In Canada, almost all shareholders rights plans are “chewable”, meaning they contain a permitted bid concept such that a bidder who is willing to conform to the requirements of a permitted bid can acquire the company by take-over bid without triggering a flip-in event. Shareholder rights plans in Canada are also weakened by the ability of a hostile acquirer to petition the provincial securities regulators to have the company’s pill overturned. A notable Canadian case before the securities regulators in 2006 involved the poison pill of Falconbridge Ltd. which at the time was the subject of a friendly bid from Inco and a hostile bid from Xstrata plc, which was a 20% shareholder of Falconbridge. Xstrata applied to have Falconbridge’s pill invalidated, citing among other things that the Falconbridge had had its pill in place without shareholder approval for more than nine months and that the pill stood in the way of Falconbridge shareholders accepting Xstrata’s all cash offer for Falconbridge shares. Despite similar facts with previous cases in which securities regulators had promptly taken down pills, the Ontario Securities Commission ruled that Falconbridge’s pill could remain in place for a further limited period as it had the effect of sustaining the auction for Falconbridge by preventing Xstrata increasing its ownership and potentially obtaining a blocking position that would prevent other bidders from obtaining 100% of the shares.

United Kingdom

In Great Britain, poison pills are not allowed under Takeover Panel rules. The rights of public shareholders are protected by the Panel on a case-by-case, principles-based regulatory regime. One disadvantage of the Panel’s prohibition of poison pills is that it allows bidding wars to be won by hostile bidders who buy shares of their target in the marketplace during “raids”. Raids have helped bidders win targets such as BAA plc and AWG plc when other bidders were considering emerging at higher prices. If these companies had poison pills, they could have prevented the raids by threatening to dilute the positions of their hostile suitors if they exceeded the statutory levels (often 10% of the outstanding shares) in the rights plan. The London Stock Exchange itself is another example of a company that has seen significant stakebuilding by a hostile suitor, in this case the NASDAQ. The LSE’s ultimate fate is currently up in the air, but NASDAQ’s stake is sufficiently large that it is essentially impossible for a third party bidder to make a successful offer to acquire the LSE.

Takeover law is still evolving in continental Europe, as individual countries slowly fall in line with requirements mandated by the European Commission. Stakebuilding is commonplace in many continental takeover battles such as Scania AB. Formal poison pills are quite rare in continental Europe, but national governments hold golden shares in many “strategic” companies such as telecom monopolies and energy companies. Governments have also served as “poison pills” by threatening potential suitors with negative regulatory developments if they pursue the takeover. Examples of this include Spain’s adoption of new rules for the ownership of energy companies after E.ON of Germany made a hostile bid for Endesa and France’s threats to punish any potential acquiror of Groupe Danone.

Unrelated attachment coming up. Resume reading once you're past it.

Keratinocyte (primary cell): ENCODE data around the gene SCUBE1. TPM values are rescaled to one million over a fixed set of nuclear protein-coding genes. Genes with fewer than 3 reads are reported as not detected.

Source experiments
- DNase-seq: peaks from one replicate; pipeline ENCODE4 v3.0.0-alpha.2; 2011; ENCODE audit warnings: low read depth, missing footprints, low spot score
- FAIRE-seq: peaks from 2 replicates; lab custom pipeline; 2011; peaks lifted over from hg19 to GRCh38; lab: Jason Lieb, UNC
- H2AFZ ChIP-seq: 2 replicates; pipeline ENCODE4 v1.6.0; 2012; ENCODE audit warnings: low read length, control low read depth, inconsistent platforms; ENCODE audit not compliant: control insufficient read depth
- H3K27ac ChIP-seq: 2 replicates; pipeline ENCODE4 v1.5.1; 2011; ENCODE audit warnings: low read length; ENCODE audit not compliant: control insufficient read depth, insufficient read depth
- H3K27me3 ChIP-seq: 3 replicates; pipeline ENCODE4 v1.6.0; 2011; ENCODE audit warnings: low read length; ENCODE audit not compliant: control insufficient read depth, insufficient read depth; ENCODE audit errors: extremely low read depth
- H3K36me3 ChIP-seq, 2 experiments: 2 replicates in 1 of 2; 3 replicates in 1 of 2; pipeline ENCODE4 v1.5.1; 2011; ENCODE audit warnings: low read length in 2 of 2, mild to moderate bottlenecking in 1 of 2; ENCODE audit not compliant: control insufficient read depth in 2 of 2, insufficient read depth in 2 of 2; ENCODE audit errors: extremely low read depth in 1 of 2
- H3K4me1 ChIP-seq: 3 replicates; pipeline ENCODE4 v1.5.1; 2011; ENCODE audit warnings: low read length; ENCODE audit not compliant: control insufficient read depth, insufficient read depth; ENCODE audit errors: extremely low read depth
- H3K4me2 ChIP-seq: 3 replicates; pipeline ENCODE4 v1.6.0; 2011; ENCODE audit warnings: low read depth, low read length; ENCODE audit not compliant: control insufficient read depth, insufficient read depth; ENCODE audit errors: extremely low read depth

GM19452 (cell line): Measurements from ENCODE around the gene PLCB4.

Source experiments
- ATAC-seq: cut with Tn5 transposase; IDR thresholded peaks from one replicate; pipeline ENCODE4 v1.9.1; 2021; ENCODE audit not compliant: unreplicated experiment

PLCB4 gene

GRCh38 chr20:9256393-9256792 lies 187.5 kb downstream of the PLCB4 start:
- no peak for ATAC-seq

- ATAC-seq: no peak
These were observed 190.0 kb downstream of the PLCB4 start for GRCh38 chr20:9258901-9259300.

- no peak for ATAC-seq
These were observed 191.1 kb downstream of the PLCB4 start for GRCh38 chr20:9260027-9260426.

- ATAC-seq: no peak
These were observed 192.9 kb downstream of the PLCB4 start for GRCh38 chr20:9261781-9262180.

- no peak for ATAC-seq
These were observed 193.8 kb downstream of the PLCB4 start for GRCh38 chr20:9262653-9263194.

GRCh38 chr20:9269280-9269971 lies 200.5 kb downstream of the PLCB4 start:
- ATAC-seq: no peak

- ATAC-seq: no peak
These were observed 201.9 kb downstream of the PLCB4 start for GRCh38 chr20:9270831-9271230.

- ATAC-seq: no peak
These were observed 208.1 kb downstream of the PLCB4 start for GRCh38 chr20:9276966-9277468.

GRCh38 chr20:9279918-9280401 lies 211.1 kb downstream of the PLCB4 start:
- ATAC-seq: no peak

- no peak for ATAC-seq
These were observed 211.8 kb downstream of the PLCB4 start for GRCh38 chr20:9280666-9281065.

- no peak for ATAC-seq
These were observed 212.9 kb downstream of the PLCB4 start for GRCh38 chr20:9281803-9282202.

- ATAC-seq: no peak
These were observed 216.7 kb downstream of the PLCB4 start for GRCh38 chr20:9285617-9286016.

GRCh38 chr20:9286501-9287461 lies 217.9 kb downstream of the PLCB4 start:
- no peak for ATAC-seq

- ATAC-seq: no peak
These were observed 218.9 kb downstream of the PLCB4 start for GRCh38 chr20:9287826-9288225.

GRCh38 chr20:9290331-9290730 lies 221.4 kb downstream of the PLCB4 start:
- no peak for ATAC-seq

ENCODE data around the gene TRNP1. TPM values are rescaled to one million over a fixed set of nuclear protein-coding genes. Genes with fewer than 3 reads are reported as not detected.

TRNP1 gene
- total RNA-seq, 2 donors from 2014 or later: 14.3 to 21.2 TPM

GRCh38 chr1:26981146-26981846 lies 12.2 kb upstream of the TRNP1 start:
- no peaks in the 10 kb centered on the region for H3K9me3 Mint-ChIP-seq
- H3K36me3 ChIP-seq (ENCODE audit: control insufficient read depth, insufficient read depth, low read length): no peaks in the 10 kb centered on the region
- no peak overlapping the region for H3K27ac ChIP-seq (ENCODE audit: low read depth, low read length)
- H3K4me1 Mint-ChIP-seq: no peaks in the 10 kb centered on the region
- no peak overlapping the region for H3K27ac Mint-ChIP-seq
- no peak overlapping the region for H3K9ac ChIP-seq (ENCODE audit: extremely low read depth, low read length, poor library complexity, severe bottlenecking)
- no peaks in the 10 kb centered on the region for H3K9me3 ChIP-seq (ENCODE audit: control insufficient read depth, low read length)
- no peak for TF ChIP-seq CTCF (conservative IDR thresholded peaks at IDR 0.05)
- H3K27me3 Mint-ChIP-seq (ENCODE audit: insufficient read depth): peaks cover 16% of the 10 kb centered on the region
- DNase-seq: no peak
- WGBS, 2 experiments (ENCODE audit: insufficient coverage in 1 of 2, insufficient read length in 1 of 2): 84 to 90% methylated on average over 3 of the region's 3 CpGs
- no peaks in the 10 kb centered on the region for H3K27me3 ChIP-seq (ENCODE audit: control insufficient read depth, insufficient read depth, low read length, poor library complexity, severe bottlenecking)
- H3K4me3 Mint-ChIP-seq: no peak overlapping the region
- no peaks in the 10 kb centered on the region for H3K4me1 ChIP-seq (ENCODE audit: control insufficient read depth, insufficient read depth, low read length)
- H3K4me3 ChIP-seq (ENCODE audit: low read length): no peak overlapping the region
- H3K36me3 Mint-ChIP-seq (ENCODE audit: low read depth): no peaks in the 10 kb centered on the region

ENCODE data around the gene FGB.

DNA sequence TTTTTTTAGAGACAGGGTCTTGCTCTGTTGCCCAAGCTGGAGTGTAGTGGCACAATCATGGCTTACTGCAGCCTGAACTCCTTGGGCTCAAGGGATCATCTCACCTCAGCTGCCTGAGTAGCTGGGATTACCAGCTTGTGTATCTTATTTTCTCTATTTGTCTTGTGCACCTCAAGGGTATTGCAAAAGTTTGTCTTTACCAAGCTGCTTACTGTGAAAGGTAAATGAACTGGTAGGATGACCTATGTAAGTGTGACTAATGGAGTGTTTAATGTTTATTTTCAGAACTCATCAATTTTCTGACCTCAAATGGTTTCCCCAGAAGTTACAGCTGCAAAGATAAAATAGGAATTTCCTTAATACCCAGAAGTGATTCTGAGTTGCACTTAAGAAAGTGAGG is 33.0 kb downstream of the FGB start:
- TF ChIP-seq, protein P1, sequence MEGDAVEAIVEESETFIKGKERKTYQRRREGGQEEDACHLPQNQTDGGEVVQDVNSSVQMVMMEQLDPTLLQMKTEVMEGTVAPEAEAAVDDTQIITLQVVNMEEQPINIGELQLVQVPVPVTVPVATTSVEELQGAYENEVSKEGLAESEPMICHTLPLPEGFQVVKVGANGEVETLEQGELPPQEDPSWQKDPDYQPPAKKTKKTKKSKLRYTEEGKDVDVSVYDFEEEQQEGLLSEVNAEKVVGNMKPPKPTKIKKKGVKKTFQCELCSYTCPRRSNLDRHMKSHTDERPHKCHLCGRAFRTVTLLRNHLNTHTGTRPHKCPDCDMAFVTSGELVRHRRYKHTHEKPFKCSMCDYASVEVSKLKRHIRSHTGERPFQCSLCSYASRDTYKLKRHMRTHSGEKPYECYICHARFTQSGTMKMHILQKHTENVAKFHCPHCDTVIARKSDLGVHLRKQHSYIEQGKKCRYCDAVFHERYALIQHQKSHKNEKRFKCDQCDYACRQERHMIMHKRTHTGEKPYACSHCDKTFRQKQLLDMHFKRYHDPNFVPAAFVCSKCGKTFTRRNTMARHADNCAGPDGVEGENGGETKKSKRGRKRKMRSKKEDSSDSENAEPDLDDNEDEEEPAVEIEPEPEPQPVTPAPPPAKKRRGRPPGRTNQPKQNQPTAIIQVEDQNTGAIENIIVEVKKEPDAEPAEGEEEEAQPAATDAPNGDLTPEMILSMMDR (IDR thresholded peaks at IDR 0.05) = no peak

Takeover Defenses

Poison pill is sometimes used more broadly to describe other types of takeover defenses that involve the target taking some action. Although the broad category of takeover defenses (more commonly known as “shark repellents”) includes the traditional shareholder rights plan poison pill. Other anti-takeover protections include:

  • Classified boards with staggered terms.
  • Limitations on the ability to call special meetings or take action by written consent.
  • Supermajority vote requirements to approve mergers.
  • Supermajority vote requirements to remove directors.
  • The target adds to its charter a provision which gives the current shareholders the right to sell their shares to the acquirer at an increased price (usually 100% above recent average share price), if the acquirer’s share of the company reaches a critical limit (usually one third). This kind of poison pill cannot stop a determined acquirer, but ensures a high price for the company.
  • The target takes on large debts in an effort to make the debt load too high to be attractive—the acquirer would eventually have to pay the debts.
  • The company buys a number of smaller companies using a stock swap, diluting the value of the target’s stock.
  • The target grants its employees stock options that immediately vest if the company is taken over. This is intended to give employees an incentive to continue working for the target company at least until a merger is completed instead of looking for a new job as soon as takeover discussions begin. However, with the release of the “golden handcuffs”, many discontented employees may quit immediately after they’ve cashed in their stock options. This poison pill may create an exodus of talented employees. In many high-tech businesses, attrition of talented human resources often means an empty shell is left behind for the new owner.